The Sixers have held two workouts at their own practice facility, bringing in a total of 12 prospects thus far.

As the draft nears, 57 early-entry candidates withdrew their names from the 2016 draft.

NBA Playoffs: Stephen Curry, Warriors fight off elimination

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NBA Playoffs: Stephen Curry, Warriors fight off elimination

BOX SCORE

OAKLAND, Calif. -- "We ain't going home! We're not going home!" Stephen Curry screamed at the top of his lungs.

No, his Golden State Warriors are going back to Oklahoma City, after keeping their title reign and the winningest season in NBA history alive for at least one more game.

Curry scored 31 points, raising his arms in the early moments to fire up Golden State's raucous crowd, and the defending champions staved off elimination with a 120-111 victory over the Thunder on Thursday night in Game 5 of the Western Conference finals.

"We just did what we're supposed to do. We're supposed to win at home," Curry said. "We know what we still have to do going forward. ... We knew if we didn't win we were going home. There's no other motivation you need."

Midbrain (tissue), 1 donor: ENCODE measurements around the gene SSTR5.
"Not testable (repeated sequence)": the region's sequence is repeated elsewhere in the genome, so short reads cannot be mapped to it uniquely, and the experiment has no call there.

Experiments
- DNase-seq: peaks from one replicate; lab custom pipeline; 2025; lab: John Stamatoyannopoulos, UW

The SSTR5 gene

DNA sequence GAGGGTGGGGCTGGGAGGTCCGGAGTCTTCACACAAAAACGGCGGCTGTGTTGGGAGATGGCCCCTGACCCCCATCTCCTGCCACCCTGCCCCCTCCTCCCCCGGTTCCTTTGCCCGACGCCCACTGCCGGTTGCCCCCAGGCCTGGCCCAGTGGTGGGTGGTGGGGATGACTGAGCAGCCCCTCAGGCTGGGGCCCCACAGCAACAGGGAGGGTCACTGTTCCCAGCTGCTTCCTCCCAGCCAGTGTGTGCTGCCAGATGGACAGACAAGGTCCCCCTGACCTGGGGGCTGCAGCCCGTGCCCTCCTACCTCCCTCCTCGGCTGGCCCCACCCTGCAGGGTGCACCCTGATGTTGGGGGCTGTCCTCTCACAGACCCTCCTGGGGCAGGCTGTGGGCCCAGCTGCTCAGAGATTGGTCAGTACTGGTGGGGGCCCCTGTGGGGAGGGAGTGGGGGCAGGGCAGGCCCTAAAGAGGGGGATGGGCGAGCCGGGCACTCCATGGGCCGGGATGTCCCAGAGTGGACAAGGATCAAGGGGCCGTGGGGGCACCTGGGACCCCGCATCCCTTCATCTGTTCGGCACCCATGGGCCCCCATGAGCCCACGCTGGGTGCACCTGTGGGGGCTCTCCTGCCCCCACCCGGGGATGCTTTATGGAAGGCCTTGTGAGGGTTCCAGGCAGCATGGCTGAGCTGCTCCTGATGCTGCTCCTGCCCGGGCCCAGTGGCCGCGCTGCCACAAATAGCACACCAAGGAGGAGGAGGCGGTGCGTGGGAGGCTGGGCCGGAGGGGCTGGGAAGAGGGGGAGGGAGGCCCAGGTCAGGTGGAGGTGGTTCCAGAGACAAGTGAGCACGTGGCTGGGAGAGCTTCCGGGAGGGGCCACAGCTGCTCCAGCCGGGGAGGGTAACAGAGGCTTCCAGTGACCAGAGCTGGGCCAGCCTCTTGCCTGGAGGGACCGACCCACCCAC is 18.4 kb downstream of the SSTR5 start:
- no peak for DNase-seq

For all the speculation about the current state of Curry's beat-up body -- that troublesome ankle, sore knee or tender elbow -- he did it all.

"I thought he looked like 91 percent," coach Steve Kerr cracked. "He came out and played a really good game. That's all I can tell you. He's going to compete every night. He had an excellent night and helped us get it done."

Led by Curry, the Warriors looked like their old winning selves again.

The MVP made a snazzy layup late and dished out six assists, while Klay Thompson added 27 points as Golden State sent the best the best-of-seven series back to Oklahoma City for Game 6 on Saturday night. The Warriors trail 3-2 and are trying to become just the 10th team to rally from a 3-1 deficit.

"None of us want to go home," Thompson said. "We're having too much fun out there."

Kevin Durant scored 40 points and Russell Westbrook added 31 points, eight assists, seven rebounds and five steals for the Thunder, trying for the fifth NBA Finals appearance in franchise history and first championship since moving from Seattle.

The record-setting, 73-win Warriors, coming off their first back-to-back defeats all season, had been blown out in two losses at Oklahoma City by a combined 52 points.

"We have to take that game and travel," Curry said of keeping momentum.

Durant's 3-pointer with 4:34 left got the Thunder within 103-98, then Curry answered with a three-point play.

Curry scored seven points in a 58-second stretch of the second quarter and hit more big shots late, but the Thunder didn't go away easily.